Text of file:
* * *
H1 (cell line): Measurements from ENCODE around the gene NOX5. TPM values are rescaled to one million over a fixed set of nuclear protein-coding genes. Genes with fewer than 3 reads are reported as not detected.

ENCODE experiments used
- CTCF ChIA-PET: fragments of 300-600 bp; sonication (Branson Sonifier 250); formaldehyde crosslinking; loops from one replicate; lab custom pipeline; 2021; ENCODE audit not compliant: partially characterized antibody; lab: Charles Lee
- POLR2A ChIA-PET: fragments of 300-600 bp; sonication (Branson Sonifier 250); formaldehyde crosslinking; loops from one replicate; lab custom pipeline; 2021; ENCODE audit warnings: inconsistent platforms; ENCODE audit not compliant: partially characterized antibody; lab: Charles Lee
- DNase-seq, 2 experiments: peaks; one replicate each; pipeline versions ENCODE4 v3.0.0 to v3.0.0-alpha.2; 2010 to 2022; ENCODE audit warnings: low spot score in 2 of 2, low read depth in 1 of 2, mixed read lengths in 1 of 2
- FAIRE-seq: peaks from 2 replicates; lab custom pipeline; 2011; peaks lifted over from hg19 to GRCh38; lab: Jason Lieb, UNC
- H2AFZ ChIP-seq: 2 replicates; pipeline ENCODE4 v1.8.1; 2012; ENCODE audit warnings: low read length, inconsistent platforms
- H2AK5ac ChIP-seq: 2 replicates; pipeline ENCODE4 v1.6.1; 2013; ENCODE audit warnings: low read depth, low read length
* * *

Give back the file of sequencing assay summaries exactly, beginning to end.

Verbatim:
H1 (cell line): Measurements from ENCODE around the gene NOX5. TPM values are rescaled to one million over a fixed set of nuclear protein-coding genes. Genes with fewer than 3 reads are reported as not detected.

ENCODE experiments used
- CTCF ChIA-PET: fragments of 300-600 bp; sonication (Branson Sonifier 250); formaldehyde crosslinking; loops from one replicate; lab custom pipeline; 2021; ENCODE audit not compliant: partially characterized antibody; lab: Charles Lee
- POLR2A ChIA-PET: fragments of 300-600 bp; sonication (Branson Sonifier 250); formaldehyde crosslinking; loops from one replicate; lab custom pipeline; 2021; ENCODE audit warnings: inconsistent platforms; ENCODE audit not compliant: partially characterized antibody; lab: Charles Lee
- DNase-seq, 2 experiments: peaks; one replicate each; pipeline versions ENCODE4 v3.0.0 to v3.0.0-alpha.2; 2010 to 2022; ENCODE audit warnings: low spot score in 2 of 2, low read depth in 1 of 2, mixed read lengths in 1 of 2
- FAIRE-seq: peaks from 2 replicates; lab custom pipeline; 2011; peaks lifted over from hg19 to GRCh38; lab: Jason Lieb, UNC
- H2AFZ ChIP-seq: 2 replicates; pipeline ENCODE4 v1.8.1; 2012; ENCODE audit warnings: low read length, inconsistent platforms
- H2AK5ac ChIP-seq: 2 replicates; pipeline ENCODE4 v1.6.1; 2013; ENCODE audit warnings: low read depth, low read length